attribution_first_touch(timestamp, '', page) OVER (PARTITION BY userid, session_nr ORDER BY timestamp ASC ROWS BETWEEN UNBOUNDED PRECEDING AND UNBOUNDED FOLLOWING).value "Session_entry_page"

Let’s look at our partition a bit closer. As you can see, I included both the userid and the session_nr, so we only look for the entry page during the actual session. In addition to that, the frame is now defined as “BETWEEN UNBOUNDED PRECEDING AND UNBOUNDED FOLLOWING”, which means we look at the complete data for the whole session. By removing the “CURRENT ROW” limitation, we can get the first page of a session without the need to know it on the first hit of the session.

If we wanted to receive the last page of a session instead, we just need to use the ATTRIBUTION_LAST_TOUCH function instead:

attribution_last_touch(timestamp, '', page) OVER (PARTITION BY userid, session_nr ORDER BY timestamp ASC ROWS BETWEEN UNBOUNDED PRECEDING AND UNBOUNDED FOLLOWING).value "Session_exit_page"

This will do the same as the previous function, but take the last found value instead of the first. But there again are some cool use cases beyond those! For example, consider this example:

attribution_first_touch(timestamp, '', campaign) OVER (PARTITION BY userid ORDER BY timestamp ASC ROWS BETWEEN UNBOUNDED PRECEDING AND UNBOUNDED FOLLOWING).value "User_entry_campaign"

With this example, we remove the session limitation (in the PARTITION BY part) to get the first campaign value for a user, even before the user used it! That way we get entry- and exit dimensions, but on a user level, without session restrictions! As a Props fanboy I get really excited by this. What comes to your mind for this functionality?

Next and previous page dimensions

One of the things that is still missing from Adobe Analytics’s Analysis Workspace are next and previous page dimensions to allow for easy pathing analysis. There is a way to create those reports in Workspace, but can’t we have this as a real dimension? Sure, with Query Service! We can use the NEXT and PREVIOUS functions from Adobe for this.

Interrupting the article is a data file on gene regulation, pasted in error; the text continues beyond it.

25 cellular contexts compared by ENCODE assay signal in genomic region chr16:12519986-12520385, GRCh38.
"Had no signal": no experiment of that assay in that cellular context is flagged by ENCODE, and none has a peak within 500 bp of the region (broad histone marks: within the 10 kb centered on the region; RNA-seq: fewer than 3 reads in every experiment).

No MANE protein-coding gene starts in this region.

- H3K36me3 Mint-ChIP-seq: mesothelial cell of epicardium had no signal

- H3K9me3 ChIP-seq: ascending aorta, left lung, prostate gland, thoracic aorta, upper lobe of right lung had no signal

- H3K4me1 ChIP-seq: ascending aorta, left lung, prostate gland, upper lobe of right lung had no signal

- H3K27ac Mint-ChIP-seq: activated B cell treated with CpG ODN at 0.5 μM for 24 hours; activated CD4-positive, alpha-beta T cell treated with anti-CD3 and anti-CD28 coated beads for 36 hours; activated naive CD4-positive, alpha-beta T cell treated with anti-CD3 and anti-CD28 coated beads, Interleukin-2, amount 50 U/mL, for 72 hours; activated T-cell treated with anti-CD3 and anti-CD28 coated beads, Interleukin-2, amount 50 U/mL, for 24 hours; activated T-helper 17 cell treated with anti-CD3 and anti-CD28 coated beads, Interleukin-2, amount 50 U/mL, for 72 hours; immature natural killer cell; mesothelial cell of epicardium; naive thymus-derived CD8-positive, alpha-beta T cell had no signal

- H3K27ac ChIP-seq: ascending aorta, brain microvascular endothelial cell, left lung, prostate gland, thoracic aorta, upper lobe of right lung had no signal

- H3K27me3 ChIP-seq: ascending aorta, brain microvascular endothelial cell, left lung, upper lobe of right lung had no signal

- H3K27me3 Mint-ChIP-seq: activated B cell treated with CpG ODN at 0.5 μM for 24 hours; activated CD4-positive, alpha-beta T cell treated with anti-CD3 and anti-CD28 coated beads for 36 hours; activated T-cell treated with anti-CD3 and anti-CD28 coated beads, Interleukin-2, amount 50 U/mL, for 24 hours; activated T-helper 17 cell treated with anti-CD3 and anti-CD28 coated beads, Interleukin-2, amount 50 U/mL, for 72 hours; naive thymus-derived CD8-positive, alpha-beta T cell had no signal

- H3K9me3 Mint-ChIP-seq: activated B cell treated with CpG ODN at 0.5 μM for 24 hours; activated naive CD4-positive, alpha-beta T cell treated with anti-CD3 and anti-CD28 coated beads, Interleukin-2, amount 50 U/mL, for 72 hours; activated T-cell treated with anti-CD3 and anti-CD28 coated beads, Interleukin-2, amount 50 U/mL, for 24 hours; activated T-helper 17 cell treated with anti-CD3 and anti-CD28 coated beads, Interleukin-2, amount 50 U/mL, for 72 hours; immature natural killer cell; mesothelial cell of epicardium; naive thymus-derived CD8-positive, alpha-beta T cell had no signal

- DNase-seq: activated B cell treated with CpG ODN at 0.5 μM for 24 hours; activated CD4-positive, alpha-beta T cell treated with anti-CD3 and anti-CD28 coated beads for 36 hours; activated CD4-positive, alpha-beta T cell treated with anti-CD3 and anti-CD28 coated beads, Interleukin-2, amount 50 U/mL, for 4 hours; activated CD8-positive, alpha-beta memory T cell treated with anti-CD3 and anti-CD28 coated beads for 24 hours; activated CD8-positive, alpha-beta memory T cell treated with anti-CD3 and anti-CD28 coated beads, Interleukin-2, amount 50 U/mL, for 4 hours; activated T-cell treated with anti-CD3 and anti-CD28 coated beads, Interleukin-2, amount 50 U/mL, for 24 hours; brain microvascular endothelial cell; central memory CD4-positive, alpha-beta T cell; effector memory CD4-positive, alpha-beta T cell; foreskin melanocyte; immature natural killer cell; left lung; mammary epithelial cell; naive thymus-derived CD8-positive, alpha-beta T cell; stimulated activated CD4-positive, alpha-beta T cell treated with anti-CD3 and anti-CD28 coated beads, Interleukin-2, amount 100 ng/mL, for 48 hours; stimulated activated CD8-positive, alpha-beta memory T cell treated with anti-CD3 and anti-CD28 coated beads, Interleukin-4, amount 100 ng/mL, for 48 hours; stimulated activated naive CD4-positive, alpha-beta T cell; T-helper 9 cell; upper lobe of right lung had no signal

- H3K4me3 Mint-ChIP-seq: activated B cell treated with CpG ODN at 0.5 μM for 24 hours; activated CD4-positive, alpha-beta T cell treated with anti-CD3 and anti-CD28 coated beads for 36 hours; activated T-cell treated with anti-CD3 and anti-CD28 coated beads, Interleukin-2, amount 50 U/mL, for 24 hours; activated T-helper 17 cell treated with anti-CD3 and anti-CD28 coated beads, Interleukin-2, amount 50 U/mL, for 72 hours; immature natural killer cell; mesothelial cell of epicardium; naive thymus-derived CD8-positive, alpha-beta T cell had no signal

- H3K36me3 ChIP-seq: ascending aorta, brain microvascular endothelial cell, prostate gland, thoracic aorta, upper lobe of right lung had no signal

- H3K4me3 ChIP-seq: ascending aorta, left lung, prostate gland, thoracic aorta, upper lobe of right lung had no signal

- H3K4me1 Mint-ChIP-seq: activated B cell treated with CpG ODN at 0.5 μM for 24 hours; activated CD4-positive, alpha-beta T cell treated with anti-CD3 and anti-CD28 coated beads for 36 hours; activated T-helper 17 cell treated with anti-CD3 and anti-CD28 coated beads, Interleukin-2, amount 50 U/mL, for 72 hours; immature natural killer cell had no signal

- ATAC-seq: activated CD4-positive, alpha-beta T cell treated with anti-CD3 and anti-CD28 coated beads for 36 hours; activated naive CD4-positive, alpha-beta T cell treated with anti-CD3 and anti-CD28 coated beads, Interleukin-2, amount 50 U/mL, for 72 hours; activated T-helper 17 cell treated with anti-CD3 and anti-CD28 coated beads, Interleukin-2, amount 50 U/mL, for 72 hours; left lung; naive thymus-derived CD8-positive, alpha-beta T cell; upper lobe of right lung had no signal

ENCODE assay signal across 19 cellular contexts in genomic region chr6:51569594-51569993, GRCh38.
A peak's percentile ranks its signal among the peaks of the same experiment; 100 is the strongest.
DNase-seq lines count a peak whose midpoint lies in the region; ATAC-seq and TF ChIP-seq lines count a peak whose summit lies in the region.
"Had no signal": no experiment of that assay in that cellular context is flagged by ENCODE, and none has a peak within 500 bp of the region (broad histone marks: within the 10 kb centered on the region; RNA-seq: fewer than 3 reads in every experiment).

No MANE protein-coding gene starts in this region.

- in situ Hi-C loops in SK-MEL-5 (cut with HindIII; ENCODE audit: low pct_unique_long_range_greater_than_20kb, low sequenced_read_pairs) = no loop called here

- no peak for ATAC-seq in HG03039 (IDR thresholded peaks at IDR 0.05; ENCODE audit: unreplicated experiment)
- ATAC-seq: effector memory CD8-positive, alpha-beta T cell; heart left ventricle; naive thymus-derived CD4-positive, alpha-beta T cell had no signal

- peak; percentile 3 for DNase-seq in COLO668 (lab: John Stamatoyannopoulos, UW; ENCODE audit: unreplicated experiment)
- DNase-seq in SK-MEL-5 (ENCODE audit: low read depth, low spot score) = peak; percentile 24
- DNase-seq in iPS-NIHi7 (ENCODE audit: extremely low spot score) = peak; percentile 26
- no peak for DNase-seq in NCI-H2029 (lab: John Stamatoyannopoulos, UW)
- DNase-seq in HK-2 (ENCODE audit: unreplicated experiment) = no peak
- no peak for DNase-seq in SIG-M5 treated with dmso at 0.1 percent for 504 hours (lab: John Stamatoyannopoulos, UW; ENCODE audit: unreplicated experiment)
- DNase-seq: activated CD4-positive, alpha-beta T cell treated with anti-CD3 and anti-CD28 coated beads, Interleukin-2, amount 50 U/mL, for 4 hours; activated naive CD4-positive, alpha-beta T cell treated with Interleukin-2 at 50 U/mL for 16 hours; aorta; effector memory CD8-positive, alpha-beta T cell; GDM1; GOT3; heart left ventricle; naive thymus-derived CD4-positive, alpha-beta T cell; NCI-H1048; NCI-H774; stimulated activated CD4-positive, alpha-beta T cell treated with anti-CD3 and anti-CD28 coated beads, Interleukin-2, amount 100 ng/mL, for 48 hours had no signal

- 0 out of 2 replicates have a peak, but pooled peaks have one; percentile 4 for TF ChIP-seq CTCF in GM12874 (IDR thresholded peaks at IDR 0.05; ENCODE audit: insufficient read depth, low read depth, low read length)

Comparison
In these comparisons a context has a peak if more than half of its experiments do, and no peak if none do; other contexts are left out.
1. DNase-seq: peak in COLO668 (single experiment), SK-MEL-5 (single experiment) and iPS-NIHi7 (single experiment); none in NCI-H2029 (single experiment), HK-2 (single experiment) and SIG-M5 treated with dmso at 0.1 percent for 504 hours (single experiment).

Again, this is a window function that allows us to be quite flexible on what we want. The syntax looks like this:

NEXT(key, [shift, [ignoreNulls]]) OVER ([partition] [order] [frame])

or for the previous function:

PREVIOUS(key, [shift, [ignoreNulls]]) OVER ([partition] [order] [frame])

So what do we have here? With the key parameter, we set the column for which we want the next or previous value. If we want the next value from the page column, we just put that column there. We can even set how far we want to go into the past or future by modifying the shift parameter from the default value of 1. The partitioning can be modified as described above to look at a session, user, or anything else. For example, the next and 2nd next page can be created like this:

NEXT(page,1,true) OVER (PARTITION BY userid, session_nr ORDER BY timestamp ASC ROWS BETWEEN CURRENT ROW AND UNBOUNDED FOLLOWING).value "next_page_session"
NEXT(page,2,true) OVER (PARTITION BY userid, session_nr ORDER BY timestamp ASC ROWS BETWEEN CURRENT ROW AND UNBOUNDED FOLLOWING).value "second_next_page_session"

That’s a very convenient way to get this very useful information. Again, we don’t need to limit ourselves to sessions, users, or the page dimension. For example, why not do this on a user level for campaigns or marketing channels? The possibilities are endless!

Writing data back to Platform

Once we have run all our fancy queries we will want to store the result in Platform. This is possible but a bit complicated, depending on your usecase. If you only want to store the result for later use, you can just click on a saved or logged query and select “Output dataset”: